google analytics

Monday, February 29, 2016

The Parable of the Unreliable Narrators

Today I’m thinking about Jesus’ Parable of the Lost Son (usually referred to as the Parable of the Prodigal Son – but I prefer to keep the flow of the Lost Things in this parable – Lost Sheep (Luke 15: 4 – 7), Lost Coin (15: 8 – 10), Lost Son (15: 11 - 32), and I am struck by how unreliable both sons are when they describe their circumstances.

The younger son, after blowing through his inheritance, finds himself working on a pig farm. He says, “…here I am dying of hunger.” (15: 17) Now, yes, there was a famine in that country, and times were hard, but he was working, presumably being paid. Considering his pampered life of comfort and ease, I doubt that this callow boy had any previous experience with hunger or work. I read his complaint with a measure of distrust – not outright disbelief, I’m sure he was hungry, and tired, and sore, and dismal. But I doubt his claim of starvation.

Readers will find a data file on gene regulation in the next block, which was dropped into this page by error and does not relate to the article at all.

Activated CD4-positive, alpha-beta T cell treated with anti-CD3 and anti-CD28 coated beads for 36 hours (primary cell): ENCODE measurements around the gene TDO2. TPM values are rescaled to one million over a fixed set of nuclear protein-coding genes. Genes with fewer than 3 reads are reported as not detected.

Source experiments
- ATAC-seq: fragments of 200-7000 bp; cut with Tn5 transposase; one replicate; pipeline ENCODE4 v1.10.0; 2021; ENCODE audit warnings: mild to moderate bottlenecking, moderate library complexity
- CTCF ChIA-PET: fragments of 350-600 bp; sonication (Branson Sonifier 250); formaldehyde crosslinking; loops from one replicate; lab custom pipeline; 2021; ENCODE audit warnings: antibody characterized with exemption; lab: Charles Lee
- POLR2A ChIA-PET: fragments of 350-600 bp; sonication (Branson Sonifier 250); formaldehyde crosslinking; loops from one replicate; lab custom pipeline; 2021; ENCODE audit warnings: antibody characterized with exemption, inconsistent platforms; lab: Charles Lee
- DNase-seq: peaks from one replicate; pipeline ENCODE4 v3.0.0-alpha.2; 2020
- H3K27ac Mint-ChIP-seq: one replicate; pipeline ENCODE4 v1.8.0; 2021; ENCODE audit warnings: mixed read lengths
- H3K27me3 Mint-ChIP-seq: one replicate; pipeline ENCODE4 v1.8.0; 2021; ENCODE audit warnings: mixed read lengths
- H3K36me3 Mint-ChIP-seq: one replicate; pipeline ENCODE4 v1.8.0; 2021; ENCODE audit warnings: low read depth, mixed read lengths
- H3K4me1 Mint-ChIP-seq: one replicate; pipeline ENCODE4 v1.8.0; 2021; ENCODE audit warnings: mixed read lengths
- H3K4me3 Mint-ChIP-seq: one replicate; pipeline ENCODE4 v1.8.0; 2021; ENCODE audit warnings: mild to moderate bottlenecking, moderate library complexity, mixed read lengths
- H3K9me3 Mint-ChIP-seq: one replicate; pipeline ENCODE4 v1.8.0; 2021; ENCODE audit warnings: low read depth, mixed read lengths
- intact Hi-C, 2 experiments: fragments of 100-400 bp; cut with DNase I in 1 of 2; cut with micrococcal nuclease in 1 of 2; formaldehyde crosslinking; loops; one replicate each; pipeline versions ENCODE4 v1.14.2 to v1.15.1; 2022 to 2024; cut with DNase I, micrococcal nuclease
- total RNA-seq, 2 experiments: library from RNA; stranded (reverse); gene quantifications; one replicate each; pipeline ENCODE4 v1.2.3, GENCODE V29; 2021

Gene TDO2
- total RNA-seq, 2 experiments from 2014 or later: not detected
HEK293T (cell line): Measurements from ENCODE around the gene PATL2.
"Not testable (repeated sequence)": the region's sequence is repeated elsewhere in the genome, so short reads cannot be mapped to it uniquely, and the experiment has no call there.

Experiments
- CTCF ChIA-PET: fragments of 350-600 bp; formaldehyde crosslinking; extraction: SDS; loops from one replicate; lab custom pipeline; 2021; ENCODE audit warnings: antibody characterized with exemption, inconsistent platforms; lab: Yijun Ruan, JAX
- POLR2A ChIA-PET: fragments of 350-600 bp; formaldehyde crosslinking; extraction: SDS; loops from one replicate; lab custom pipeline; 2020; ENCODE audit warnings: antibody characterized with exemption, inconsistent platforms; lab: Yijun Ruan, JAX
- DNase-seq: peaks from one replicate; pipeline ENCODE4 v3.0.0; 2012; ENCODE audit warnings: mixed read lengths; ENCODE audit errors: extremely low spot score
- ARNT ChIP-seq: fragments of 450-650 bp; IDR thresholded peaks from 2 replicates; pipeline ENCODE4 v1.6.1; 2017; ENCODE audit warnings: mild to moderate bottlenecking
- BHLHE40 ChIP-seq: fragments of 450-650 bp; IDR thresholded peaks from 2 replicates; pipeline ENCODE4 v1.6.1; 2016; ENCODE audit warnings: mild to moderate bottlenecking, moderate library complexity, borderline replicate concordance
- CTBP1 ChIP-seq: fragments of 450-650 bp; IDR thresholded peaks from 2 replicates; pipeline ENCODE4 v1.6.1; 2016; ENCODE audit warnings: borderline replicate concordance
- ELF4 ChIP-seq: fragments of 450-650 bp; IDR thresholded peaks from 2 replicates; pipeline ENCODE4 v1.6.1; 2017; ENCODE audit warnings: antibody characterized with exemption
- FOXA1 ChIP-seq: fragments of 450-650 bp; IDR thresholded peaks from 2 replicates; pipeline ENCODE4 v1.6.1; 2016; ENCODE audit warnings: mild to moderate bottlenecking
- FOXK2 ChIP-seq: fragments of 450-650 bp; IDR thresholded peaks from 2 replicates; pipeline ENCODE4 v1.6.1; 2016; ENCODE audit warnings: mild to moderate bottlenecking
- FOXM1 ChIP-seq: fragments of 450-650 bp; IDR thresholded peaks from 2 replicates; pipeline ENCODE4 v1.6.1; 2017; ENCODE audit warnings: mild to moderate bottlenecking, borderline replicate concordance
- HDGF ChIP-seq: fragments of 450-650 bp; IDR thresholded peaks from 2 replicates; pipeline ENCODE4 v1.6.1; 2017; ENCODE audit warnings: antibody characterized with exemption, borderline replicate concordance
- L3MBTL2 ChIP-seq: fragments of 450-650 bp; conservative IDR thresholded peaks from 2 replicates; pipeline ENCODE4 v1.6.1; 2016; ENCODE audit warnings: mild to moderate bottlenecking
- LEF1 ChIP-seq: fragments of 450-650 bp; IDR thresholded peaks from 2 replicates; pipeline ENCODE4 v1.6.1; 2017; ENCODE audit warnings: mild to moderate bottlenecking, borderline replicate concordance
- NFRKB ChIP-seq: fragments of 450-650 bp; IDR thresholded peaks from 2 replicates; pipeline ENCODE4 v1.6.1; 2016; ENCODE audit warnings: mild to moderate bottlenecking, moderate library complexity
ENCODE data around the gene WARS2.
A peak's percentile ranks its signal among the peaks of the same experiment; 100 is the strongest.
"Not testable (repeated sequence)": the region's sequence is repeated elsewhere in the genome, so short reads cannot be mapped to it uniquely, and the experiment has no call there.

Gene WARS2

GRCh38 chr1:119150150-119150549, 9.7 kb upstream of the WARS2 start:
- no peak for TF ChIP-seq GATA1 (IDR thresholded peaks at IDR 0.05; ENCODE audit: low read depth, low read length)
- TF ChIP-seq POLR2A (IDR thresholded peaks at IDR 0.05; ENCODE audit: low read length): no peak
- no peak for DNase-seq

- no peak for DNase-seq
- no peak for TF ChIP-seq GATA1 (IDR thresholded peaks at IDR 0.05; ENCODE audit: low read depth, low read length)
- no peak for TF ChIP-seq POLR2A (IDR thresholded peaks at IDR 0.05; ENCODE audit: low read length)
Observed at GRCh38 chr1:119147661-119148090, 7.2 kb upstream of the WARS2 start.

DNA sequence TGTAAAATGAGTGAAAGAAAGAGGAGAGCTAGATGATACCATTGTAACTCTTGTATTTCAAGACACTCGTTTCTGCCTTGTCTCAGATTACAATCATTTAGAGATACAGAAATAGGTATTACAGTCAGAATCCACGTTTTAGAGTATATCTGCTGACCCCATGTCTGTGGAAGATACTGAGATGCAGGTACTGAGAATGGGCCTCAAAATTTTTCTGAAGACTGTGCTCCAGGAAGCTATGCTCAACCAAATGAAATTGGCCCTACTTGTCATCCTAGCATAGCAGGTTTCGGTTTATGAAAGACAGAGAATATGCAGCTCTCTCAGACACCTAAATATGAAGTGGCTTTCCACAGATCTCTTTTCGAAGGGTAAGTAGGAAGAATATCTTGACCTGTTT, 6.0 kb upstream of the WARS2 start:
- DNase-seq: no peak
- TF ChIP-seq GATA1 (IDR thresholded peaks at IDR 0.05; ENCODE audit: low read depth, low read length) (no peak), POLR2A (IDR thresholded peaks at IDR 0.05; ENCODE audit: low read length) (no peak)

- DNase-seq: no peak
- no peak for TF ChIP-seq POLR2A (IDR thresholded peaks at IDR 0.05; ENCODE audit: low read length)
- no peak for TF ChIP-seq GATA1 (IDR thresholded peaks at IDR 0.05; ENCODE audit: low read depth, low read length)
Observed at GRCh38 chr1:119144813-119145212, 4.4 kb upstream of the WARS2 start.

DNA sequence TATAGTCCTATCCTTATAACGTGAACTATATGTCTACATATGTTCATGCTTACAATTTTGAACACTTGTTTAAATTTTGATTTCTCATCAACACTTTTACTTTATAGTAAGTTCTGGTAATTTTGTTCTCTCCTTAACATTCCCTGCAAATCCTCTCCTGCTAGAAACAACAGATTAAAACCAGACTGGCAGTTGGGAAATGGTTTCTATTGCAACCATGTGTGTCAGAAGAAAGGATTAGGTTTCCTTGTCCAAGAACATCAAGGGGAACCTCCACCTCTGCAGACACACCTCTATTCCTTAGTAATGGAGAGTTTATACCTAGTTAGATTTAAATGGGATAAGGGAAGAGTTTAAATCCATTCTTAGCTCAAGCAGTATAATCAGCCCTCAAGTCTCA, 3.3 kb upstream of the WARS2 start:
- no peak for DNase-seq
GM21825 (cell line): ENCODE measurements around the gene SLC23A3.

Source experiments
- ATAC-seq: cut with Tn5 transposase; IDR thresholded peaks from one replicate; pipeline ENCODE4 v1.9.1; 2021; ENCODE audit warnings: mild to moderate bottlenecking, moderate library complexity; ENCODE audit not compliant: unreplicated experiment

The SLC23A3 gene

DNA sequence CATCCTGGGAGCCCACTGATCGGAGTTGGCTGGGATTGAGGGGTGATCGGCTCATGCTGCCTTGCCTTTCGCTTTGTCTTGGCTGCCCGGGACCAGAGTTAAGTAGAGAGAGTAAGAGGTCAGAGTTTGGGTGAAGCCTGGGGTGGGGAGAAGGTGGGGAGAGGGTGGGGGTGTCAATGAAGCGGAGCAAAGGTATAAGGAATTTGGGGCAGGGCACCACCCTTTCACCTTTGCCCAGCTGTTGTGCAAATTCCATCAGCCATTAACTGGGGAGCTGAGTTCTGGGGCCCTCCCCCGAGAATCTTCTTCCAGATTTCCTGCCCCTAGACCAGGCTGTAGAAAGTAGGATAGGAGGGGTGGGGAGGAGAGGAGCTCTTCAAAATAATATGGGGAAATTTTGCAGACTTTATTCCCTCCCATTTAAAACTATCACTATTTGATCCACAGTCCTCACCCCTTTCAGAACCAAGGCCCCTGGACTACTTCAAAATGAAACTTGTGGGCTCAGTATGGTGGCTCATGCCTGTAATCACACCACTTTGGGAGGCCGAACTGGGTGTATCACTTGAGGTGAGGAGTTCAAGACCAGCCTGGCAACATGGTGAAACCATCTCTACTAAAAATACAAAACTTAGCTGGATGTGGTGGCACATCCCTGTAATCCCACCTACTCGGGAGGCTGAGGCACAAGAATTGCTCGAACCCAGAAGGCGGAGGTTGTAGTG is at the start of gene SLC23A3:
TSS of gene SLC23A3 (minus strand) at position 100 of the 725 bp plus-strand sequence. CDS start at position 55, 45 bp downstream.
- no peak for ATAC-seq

And the elder son is not much better. He first claims that he has “slaved” for his father for many years and “never once disobeyed any orders.” (15: 29)  I suspect that his slavery is a whining exaggeration and his claim of perfect obedience is not perfectly true. He then goes on to say that despite all of this his father has “never offered [him] so much as a kid for [him] to celebrate with [his] friends.” (15: 29) And this, too, I disbelieve. The father in this story is prodigal – giving money and resources extravagantly, wastefully even.  I cannot believe that this lavishly giving man, would have never given his son anything.

Perhaps we should call this story the Parable of the Unreliable Narrators…

No comments:

Post a Comment

Jeff Carter's books on Goodreads
Muted Hosannas Muted Hosannas
reviews: 2
ratings: 3 (avg rating 4.33)

Related Posts with Thumbnails